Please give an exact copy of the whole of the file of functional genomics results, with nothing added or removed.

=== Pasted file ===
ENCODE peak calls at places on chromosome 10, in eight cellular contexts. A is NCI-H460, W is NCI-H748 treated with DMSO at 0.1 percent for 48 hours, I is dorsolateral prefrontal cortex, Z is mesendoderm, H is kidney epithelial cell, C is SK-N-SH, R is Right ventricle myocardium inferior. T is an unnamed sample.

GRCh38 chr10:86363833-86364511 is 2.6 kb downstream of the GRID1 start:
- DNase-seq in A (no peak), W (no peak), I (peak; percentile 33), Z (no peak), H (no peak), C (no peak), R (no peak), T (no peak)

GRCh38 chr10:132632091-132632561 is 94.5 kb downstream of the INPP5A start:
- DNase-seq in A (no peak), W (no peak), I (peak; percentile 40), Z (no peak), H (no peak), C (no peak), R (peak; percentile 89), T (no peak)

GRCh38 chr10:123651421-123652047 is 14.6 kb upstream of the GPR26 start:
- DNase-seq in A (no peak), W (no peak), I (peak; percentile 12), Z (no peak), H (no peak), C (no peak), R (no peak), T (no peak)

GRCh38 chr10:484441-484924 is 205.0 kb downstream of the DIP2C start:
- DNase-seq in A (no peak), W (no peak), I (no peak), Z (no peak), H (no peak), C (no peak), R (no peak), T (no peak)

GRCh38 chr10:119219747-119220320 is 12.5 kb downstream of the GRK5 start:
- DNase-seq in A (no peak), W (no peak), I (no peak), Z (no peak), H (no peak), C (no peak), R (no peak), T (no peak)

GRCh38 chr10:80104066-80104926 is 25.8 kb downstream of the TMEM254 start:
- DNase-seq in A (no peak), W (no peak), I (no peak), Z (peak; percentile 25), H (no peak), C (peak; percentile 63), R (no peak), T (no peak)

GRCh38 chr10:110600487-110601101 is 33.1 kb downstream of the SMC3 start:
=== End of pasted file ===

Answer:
ENCODE peak calls at places on chromosome 10, in eight cellular contexts. A is NCI-H460, W is NCI-H748 treated with DMSO at 0.1 percent for 48 hours, I is dorsolateral prefrontal cortex, Z is mesendoderm, H is kidney epithelial cell, C is SK-N-SH, R is Right ventricle myocardium inferior. T is an unnamed sample.

GRCh38 chr10:86363833-86364511 is 2.6 kb downstream of the GRID1 start:
- DNase-seq in A (no peak), W (no peak), I (peak; percentile 33), Z (no peak), H (no peak), C (no peak), R (no peak), T (no peak)

GRCh38 chr10:132632091-132632561 is 94.5 kb downstream of the INPP5A start:
- DNase-seq in A (no peak), W (no peak), I (peak; percentile 40), Z (no peak), H (no peak), C (no peak), R (peak; percentile 89), T (no peak)

GRCh38 chr10:123651421-123652047 is 14.6 kb upstream of the GPR26 start:
- DNase-seq in A (no peak), W (no peak), I (peak; percentile 12), Z (no peak), H (no peak), C (no peak), R (no peak), T (no peak)

GRCh38 chr10:484441-484924 is 205.0 kb downstream of the DIP2C start:
- DNase-seq in A (no peak), W (no peak), I (no peak), Z (no peak), H (no peak), C (no peak), R (no peak), T (no peak)

GRCh38 chr10:119219747-119220320 is 12.5 kb downstream of the GRK5 start:
- DNase-seq in A (no peak), W (no peak), I (no peak), Z (no peak), H (no peak), C (no peak), R (no peak), T (no peak)

GRCh38 chr10:80104066-80104926 is 25.8 kb downstream of the TMEM254 start:
- DNase-seq in A (no peak), W (no peak), I (no peak), Z (peak; percentile 25), H (no peak), C (peak; percentile 63), R (no peak), T (no peak)

GRCh38 chr10:110600487-110601101 is 33.1 kb downstream of the SMC3 start: